The Landlord At The Door



The Landlord At The Door

It’s not because of charcoal scarred into
the carpet, after hurling a hookah, sparks and all,
down a flight of stairs. It’s not because
local drunks know the two-car garage doubles
as an open bar. No noteworthy crime was ever
reflected in that bathroom mirror. Not one
vagabond has danced these floors with
the filth of brothels on her boots. There are no
squatter’s here; everyone’s accounted for.
It’s not that anything is wrong with any of the
appliances: The dishwasher isn’t kicked in;
the microwave isn’t caked with blood;
the sinks are not clogged with hair, condoms
and cigarette butts. It’s got nothing to do with
garbage bags full of body parts. Nothing

ever goes wrong. Yes, of course, we’d
love to have you in—It’s just these cockroaches,
see? And the exterminators are here
to take care of it. We’re making sure
the whole place gets wiped out.

by Ryan Dowling

Bukowski Had A Heart?



there’s a bluebird in my heart that
wants to get out
but I’m too tough for him,
I say, stay in there, I’m not going
to let anybody see
there’s a bluebird in my heart that
wants to get out
but I pour whiskey on him and inhale
cigarette smoke
and the whores and the bartenders
and the grocery clerks
never know that
in there.

there’s a bluebird in my heart that
wants to get out
but I’m too tough for him,
I say,
stay down, do you want to mess
me up?
you want to screw up the
you want to blow my booksales in
there’s a bluebird in my heart that
wants to get out
but I’m too clever, I only let him out
at night sometimes
when everybody’s asleep.
I say, I know that you’re there,
so don’t be
then I put him back,
but he’s singing a little
in there, I haven’t quite let him
and we sleep together like
with our
secret pact
and it’s nice enough to
make a man
weep, but I don’t
weep, do

by Charles Bukwoski (1920-1994)

Check out this excellent recitation by actor Harry Dean Stanton Here.


Paralipsis is a rhetorical device by which a writer emphasizes or draws attention to something by either denying it or refusing to talk about it.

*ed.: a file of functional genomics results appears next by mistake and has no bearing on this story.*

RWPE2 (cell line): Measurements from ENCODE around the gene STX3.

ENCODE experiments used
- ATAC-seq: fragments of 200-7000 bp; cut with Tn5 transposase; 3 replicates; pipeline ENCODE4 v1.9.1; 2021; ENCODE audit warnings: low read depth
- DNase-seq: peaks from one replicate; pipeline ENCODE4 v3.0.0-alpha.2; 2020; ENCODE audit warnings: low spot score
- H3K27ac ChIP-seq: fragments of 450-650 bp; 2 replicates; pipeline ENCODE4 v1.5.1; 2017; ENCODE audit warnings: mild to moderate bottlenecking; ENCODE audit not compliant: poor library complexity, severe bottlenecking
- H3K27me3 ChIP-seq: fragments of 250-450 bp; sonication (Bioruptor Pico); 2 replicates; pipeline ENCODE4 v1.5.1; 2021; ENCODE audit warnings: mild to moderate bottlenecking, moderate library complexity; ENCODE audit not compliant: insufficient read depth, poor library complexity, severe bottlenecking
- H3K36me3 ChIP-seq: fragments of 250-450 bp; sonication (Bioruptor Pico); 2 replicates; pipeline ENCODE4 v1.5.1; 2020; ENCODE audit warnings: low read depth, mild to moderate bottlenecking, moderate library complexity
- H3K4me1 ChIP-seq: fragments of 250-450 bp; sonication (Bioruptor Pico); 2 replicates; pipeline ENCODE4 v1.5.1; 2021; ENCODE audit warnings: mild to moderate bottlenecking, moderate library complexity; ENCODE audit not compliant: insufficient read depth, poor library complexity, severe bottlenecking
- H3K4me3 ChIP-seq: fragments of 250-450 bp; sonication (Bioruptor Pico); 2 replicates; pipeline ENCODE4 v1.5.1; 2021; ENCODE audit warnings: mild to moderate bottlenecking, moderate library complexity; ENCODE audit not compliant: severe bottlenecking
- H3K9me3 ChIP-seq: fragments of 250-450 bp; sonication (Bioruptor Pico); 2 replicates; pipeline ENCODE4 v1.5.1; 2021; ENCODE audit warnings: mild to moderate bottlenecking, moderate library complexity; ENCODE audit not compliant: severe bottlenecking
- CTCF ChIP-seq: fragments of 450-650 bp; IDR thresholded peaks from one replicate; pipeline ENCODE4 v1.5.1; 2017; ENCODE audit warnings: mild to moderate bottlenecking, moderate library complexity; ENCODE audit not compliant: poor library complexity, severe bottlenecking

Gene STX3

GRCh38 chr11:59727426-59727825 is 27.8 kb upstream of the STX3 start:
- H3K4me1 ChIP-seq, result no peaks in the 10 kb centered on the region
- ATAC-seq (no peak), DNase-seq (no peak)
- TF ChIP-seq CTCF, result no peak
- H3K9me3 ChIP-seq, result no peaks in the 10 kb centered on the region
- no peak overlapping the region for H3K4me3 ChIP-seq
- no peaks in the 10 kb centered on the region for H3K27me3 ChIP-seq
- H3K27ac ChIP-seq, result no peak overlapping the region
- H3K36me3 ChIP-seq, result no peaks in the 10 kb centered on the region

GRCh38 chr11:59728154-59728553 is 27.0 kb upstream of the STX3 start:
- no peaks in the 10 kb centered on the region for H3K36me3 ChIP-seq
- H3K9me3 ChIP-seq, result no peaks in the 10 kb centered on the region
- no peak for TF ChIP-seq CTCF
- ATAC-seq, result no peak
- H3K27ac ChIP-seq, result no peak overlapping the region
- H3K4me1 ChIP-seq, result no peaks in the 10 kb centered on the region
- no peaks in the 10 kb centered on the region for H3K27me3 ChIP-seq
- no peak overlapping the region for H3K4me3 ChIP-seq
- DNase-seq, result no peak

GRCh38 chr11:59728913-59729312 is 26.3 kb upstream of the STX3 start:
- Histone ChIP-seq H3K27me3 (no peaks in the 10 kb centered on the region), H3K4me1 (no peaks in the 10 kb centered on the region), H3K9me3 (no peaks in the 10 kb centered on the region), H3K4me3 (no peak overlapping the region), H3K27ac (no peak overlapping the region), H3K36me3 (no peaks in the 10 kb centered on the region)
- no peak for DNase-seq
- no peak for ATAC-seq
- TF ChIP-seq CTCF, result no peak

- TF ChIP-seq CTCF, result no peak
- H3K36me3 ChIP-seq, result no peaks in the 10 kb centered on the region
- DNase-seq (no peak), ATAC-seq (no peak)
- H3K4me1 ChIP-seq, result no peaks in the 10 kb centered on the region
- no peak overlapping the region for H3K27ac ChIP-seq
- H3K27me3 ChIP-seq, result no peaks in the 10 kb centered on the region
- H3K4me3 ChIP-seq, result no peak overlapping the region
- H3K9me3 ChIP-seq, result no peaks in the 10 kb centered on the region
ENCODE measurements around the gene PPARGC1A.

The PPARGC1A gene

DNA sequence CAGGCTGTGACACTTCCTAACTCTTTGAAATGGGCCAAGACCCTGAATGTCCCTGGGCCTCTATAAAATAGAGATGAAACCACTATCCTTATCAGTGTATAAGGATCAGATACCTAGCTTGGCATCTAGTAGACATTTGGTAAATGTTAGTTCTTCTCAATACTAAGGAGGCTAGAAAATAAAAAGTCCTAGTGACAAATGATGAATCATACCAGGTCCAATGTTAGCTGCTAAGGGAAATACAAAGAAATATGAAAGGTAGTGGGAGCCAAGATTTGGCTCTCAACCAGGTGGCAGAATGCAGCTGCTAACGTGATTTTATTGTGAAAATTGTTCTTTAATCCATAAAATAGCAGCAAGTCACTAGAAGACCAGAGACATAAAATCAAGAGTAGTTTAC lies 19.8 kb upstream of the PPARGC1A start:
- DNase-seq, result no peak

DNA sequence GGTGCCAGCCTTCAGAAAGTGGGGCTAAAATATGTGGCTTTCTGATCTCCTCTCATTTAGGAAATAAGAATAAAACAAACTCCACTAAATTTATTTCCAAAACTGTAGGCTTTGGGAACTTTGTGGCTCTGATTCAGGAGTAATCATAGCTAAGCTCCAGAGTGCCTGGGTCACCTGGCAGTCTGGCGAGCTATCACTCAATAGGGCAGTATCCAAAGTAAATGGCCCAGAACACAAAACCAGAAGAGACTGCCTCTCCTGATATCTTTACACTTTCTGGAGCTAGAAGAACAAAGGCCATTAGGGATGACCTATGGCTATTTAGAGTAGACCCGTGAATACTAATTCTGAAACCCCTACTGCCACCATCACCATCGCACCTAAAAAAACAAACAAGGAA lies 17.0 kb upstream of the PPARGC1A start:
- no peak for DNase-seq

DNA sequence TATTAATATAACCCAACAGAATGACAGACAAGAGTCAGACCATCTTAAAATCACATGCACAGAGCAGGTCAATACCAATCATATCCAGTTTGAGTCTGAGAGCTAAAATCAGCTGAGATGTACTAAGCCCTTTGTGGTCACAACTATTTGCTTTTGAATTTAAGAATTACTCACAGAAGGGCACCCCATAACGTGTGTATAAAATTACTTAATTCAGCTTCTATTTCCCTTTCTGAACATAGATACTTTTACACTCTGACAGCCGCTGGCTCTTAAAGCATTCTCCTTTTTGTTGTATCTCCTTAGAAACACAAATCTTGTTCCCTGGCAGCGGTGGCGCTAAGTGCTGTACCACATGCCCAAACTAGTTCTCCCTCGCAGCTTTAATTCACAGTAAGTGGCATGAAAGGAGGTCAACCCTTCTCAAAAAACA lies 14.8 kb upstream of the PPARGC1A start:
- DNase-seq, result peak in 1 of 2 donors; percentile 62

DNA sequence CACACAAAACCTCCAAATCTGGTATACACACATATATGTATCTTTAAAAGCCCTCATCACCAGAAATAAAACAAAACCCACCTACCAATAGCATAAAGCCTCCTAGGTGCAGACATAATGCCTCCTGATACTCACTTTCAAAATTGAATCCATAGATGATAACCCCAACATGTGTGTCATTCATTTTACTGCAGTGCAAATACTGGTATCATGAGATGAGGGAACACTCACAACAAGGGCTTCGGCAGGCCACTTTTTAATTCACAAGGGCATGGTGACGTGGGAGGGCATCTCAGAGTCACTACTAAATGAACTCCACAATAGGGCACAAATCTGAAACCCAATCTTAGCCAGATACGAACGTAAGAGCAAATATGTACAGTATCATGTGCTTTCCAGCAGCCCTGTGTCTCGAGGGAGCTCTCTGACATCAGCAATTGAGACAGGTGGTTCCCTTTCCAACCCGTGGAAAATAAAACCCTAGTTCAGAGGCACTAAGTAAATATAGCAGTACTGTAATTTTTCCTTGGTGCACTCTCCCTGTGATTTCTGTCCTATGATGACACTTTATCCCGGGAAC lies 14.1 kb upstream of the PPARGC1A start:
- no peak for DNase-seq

Throughout this poem, the speaker suggests that he’s a tough guy: he drinks and smokes, he doesn’t weep and he doesn’t like the idea that this bluebird could “mess me up.” The bluebird, then, becomes a symbol for the speaker’s inner sensitivity, which he conceals with a tough exterior. The speaker insists he’s “too tough” to expose the bluebird in his heart and is very careful about not letting people see it. However, the more the speaker denies and conceals the bluebird, the more he ultimately talks about it and reveals it to the reader. Also, notice how toward the end of the poem the speaker seems on the brink of telling us his secret: “and it’s nice enough to make a man weep.” Only, he backs out of the confession at the last second: “but I don’t weep.” This adds a final punch to the paralipsis element of the poem since it continues to play with revelation and concealment.


The Constraints of Time

The Constraints of Time

At birth, I clocked in with your heart.
I wound you up and let your cymbals bang.
Little monkey, run! off! Your ticker
isn’t long. Be sure to take your
time. Be sure you’re never
late! You have a meeting at six
and a mission at eight—lunch at eleven
at Ellen Estates. By noon,
may I remind you, the day
isn’t halfway behind you.
At two is the dentist, at three the repair man,
at four is that agent from Central L.A.
The dog wants to be walked, the kids
want to be played with. But the post offices,
the banks: they close by five
and you have nine month’s worth
of overdue fines. I’m telling you,
I am waving my three hands
from the walls, from the towers,
from your cell phone and computer;
I’m with you everywhere you go,
eating up pasts and spitting out futures.
I’m even strapped to your wrist,
always crying, “It’s time, it’s time!”
If you could just manage
a little nap, you could stop this
madness. As sure as tock follows
tick, you could forget I exist,
if only for a little while.

by Ryan Dowling

Emily Dickinson’s Gun


“My Life had stood – a Loaded Gun –”

My Life had stood – a Loaded Gun –
In Corners – till a Day
The Owner passed – identified –
And carried Me away –

And now We roam in Sovereign Woods –
And now We hunt the Doe –
And every time I speak for Him –
The Mountains straight reply –

And I do smile, such cordial light
Upon the Valley glow –
It is as a Vesuvian face
Had let its pleasure through –

And when at Night – Our good Day done –
I guard My Master’s Head –
‘Tis better than the Eider-Duck’s
Deep Pillow – to have shared –

To foe of His – I’m deadly foe –
None stir the second time –
On whom I lay a Yellow Eye –
Or an emphatic Thumb –

Though I than He – may longer live
He longer must – than I –
For I have but the power to kill,
Without – the power to die –

by Emily Dickinson (1830-1886)


Personification is the attribution of human qualities to a non-human thing. In this poem, Dickinson personifies a gun. Observe the different ways Dickinson uses personification. Here are only a few of them:

The speaker of the poem (the “Loaded Gun”) reveals an intense relationship with its master (“The Owner”). Notice how Dickinson resists saying that the master sleeps with a gun under his pillow; instead, the gun says, “I guard My Master’s head.” Later on she suggests that the gun itself can kill anyone who poses a threat to its master: “To foe of His – I’m deadly foe –/ None stir the second time.” And in the final two lines, “For I have but the power to kill,/ Without – the power to die –“ Dickinson shows that the gun is capable of existential thought (in short, thinking about the “human” condition). Notice too how the final line, in turn, reveals the gun’s only non-human quality, which is also the source of its anxiety: it cannot die.